Hard Orthotics vs Soft Orthotics? Which Are The Best?

David Kingston B.Sc. (Hons ) MIAPO

David Kingston

B.Sc. (Hons) Orthotics MIAPO
Senior Orthotist

Hard orthotics are uncomfortable, aren’t they?

Soft orthotics must be more comfortable surely.

So, which are the best type?

You’d be surprised how often we get asked this question.

The thing is it’s actually the wrong question to ask.


Well, assessing someone’s need for orthotics starts with need and function and not material choice.

We make hard orthotics. We make soft orthotics.

But what we do for every client is make the right orthotics.

And that all depends on need.

If you’ll excuse the analogy, it’s very much ‘horses for courses’.

Sometimes the problem that a client has needs a functional correction and sometimes it’s just a support to alleviate the pains that they have and functional correction is not possible.

For example a fit and healthy runner that is getting knee pain may need an alignment correction but a client with Rheumatoid Arthritis needs cushioned support to offload high pressures on the foot.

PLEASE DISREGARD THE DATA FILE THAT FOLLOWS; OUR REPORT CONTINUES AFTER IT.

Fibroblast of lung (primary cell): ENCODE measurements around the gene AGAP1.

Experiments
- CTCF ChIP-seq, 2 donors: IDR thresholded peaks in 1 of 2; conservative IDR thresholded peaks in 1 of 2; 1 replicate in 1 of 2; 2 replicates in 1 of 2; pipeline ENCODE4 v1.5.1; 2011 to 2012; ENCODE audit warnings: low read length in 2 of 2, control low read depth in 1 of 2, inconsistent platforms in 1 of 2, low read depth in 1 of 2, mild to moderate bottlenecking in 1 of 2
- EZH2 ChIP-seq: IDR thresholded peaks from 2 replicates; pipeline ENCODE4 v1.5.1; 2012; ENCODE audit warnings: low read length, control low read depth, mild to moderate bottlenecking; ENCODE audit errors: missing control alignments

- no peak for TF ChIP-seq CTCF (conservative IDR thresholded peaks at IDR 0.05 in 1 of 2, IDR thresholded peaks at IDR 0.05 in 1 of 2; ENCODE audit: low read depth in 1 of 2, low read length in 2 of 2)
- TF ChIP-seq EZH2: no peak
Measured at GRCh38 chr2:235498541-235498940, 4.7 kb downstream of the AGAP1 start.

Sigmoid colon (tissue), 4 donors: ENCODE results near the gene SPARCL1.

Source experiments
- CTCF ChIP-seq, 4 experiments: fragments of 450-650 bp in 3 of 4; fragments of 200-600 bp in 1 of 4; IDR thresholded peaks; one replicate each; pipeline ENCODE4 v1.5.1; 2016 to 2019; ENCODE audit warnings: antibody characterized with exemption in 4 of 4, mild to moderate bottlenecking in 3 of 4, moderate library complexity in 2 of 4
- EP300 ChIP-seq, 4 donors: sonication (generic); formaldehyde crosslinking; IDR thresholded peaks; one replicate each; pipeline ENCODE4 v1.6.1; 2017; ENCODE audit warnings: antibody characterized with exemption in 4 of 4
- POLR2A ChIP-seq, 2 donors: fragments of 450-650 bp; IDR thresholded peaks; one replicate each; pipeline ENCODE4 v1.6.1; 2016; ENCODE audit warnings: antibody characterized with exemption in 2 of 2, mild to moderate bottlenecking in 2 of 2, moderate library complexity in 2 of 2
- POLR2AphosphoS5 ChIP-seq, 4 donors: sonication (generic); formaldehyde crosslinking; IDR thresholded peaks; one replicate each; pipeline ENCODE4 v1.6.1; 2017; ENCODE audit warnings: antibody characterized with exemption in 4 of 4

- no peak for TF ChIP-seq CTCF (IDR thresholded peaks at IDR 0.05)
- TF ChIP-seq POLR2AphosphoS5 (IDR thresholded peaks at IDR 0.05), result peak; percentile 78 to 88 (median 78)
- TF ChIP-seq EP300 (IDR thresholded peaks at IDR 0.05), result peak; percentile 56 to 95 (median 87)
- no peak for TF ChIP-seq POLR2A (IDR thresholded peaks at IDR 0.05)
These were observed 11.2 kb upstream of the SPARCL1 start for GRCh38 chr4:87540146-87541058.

Very different needs and very different designs for those needs.

So, you may be asking…

Why do my current hard orthotics hurt me?

Well, the simple answer is that you were given orthotics that don’t correctly do the right thing for you.

It doesn’t mean that the orthotics are the wrong material but that, more likely, you were incorrectly assessed or the cast of your feet was done incorrectly or that the orthotic design used was not the right one for the job.

If you are assessed correctly and you are cast for orthotics correctly for your biomechanical needs then material ‘hardness’ is irrelevant.  (There are exceptions to this rule in situations like midfoot Osteoarthritis.)

In general terms…

Hard orthotics work for clients that need control.

Soft orthotics work for clients that need support.

That is why a correct assessment is needed when you need custom foot orthotics.

The skill is knowing what to do for whom. Not picking one material over another based on a perceived difference in the ‘hardness’ of the material.

So, the question really should be ‘Will my orthotics be comfortable AND do the right job for my problem’?

If you have any questions to ask us about orthotics then don’t hesitate to contact us.


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